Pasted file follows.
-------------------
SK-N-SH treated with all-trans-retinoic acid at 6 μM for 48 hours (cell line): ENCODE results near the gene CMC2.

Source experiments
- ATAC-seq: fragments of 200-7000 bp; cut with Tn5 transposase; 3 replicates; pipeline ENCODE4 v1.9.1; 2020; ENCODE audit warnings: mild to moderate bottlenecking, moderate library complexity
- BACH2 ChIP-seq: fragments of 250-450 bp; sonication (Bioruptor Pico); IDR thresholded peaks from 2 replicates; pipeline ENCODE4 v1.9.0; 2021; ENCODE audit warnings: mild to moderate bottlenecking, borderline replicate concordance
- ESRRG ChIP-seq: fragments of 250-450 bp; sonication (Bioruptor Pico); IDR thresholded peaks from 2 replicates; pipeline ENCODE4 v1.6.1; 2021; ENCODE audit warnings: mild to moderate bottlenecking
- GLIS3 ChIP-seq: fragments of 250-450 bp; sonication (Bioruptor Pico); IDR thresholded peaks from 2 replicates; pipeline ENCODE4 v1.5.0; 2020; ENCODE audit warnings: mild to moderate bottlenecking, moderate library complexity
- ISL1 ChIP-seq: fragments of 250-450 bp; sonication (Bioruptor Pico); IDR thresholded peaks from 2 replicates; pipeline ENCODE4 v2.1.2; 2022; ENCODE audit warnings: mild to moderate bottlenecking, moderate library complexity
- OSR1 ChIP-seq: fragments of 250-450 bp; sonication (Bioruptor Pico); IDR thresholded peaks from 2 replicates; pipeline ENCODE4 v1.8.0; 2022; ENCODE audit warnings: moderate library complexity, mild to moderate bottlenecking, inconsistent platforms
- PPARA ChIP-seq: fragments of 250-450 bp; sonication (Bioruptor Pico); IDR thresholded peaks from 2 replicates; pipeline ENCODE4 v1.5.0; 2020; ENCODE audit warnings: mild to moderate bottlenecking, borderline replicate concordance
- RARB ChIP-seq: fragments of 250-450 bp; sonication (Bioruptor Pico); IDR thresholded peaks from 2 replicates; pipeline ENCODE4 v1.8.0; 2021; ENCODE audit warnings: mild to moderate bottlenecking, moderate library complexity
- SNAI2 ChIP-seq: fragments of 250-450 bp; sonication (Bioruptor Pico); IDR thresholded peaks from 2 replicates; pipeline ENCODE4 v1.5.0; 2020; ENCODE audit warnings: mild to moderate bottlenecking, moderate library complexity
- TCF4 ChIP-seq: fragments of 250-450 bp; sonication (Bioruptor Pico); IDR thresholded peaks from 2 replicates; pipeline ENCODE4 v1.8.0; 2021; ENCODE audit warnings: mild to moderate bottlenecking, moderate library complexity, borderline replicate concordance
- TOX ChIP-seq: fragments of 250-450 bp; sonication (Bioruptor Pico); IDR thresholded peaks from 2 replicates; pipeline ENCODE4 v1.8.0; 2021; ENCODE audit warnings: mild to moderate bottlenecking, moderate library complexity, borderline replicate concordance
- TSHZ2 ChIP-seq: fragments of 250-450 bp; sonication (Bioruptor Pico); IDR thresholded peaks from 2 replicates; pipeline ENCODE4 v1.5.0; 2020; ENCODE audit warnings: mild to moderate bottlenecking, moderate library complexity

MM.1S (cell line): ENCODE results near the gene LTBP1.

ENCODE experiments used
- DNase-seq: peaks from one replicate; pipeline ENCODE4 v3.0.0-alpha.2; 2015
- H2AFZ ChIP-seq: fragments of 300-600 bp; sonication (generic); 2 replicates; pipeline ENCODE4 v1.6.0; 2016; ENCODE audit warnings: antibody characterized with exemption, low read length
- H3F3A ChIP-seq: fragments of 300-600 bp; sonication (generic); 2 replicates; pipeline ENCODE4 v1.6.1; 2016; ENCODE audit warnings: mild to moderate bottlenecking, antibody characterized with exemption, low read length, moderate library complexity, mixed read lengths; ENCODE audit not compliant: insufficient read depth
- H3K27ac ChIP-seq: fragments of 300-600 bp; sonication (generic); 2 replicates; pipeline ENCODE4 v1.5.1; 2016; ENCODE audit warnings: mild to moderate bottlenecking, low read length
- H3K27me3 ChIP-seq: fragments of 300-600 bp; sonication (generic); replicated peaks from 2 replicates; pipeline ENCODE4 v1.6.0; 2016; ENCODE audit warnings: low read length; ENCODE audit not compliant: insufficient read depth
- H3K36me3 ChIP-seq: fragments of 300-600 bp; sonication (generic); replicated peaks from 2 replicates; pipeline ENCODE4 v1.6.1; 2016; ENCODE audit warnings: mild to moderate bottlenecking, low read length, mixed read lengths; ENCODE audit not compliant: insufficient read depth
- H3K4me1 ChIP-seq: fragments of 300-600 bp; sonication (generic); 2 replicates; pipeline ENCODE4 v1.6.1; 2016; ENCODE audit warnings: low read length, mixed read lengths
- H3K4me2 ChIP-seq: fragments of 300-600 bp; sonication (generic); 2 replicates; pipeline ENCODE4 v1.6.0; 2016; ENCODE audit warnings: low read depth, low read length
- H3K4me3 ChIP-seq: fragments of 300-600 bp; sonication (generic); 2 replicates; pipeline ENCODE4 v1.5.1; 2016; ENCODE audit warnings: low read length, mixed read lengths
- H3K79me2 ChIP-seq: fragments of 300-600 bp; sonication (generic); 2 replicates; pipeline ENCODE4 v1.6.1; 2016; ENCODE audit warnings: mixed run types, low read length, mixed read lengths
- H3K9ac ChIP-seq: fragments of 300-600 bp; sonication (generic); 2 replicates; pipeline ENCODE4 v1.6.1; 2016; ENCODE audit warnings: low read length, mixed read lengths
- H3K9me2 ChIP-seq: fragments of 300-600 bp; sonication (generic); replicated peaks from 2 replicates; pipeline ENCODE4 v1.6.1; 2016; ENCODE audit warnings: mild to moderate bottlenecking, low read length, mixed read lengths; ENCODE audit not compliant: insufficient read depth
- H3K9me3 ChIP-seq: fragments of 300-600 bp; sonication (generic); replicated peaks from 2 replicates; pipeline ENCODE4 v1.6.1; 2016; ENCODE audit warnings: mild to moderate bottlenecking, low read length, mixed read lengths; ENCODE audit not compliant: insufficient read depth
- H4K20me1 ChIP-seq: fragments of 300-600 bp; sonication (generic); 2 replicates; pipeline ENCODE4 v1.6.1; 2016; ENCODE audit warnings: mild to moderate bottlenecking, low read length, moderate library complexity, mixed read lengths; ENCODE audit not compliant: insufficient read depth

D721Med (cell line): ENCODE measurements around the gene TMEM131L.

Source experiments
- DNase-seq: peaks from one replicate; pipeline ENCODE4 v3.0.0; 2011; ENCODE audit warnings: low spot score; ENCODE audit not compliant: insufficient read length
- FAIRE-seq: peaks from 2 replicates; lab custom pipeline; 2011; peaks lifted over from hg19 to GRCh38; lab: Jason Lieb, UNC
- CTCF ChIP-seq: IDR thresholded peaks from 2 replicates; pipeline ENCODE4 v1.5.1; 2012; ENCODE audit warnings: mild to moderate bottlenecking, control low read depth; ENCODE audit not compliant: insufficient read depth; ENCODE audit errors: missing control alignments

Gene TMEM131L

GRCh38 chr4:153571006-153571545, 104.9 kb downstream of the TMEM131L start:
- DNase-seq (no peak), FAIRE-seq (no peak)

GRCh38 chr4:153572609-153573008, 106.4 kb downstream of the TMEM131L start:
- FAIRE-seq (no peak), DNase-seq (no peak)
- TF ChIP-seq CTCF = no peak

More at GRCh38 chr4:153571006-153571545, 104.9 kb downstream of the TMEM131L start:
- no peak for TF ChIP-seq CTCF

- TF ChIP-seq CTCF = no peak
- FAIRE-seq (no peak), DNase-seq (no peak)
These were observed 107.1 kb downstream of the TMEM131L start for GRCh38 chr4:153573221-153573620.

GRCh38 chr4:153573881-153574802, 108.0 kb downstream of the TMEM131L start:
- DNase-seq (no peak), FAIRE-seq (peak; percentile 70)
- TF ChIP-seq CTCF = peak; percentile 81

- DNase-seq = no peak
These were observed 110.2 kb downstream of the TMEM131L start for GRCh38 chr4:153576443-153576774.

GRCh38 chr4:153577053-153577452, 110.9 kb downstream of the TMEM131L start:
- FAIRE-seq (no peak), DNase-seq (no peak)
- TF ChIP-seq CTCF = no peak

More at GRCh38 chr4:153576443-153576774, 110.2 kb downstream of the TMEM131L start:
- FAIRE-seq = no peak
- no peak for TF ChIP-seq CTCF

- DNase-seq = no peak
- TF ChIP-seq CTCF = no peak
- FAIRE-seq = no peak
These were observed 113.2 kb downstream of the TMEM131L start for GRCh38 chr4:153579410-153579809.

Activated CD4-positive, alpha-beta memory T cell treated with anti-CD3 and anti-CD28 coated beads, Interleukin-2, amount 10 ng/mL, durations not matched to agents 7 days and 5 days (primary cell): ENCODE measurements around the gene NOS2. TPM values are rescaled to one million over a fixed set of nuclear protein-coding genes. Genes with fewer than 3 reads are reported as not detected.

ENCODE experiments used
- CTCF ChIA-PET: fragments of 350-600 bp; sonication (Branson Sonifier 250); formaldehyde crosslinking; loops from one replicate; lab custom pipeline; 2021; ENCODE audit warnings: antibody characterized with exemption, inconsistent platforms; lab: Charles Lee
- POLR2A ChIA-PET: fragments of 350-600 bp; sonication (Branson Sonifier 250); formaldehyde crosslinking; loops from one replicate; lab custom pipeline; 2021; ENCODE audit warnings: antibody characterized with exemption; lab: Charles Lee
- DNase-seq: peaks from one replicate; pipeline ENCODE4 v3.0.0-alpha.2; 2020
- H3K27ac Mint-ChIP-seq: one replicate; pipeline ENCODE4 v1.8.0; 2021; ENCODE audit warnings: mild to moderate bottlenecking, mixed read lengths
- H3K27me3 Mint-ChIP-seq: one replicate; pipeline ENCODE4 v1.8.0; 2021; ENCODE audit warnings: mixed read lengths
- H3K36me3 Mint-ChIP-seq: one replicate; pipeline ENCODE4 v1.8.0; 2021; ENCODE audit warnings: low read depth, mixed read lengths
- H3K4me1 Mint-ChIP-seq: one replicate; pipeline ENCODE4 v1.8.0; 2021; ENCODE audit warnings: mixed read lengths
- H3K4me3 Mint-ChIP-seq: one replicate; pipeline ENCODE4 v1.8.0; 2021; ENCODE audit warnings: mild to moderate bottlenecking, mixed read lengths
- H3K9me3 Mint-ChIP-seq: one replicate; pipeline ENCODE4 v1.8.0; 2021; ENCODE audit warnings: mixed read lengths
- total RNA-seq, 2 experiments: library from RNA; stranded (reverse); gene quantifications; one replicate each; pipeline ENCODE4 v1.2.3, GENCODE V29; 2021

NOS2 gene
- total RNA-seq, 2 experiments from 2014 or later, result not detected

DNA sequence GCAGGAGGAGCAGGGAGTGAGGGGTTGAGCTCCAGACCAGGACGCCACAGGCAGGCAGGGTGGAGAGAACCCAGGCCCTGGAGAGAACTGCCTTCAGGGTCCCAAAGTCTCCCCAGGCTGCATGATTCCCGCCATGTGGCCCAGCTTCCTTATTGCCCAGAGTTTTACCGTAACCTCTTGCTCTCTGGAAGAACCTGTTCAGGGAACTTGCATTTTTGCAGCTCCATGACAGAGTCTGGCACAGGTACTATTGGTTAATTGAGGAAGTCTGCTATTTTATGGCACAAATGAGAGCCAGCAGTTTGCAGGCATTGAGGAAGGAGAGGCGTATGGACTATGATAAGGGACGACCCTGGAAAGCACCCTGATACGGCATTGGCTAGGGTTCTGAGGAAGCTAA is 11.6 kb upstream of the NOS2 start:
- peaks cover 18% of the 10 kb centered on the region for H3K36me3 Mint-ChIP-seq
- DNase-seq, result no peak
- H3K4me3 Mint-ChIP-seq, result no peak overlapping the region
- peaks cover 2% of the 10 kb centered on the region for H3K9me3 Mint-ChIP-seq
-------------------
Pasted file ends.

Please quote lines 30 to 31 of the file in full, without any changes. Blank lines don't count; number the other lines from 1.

- H4K20me1 ChIP-seq: fragments of 300-600 bp; sonication (generic); 2 replicates; pipeline ENCODE4 v1.6.1; 2016; ENCODE audit warnings: mild to moderate bottlenecking, low read length, moderate library complexity, mixed read lengths; ENCODE audit not compliant: insufficient read depth

D721Med (cell line): ENCODE measurements around the gene TMEM131L.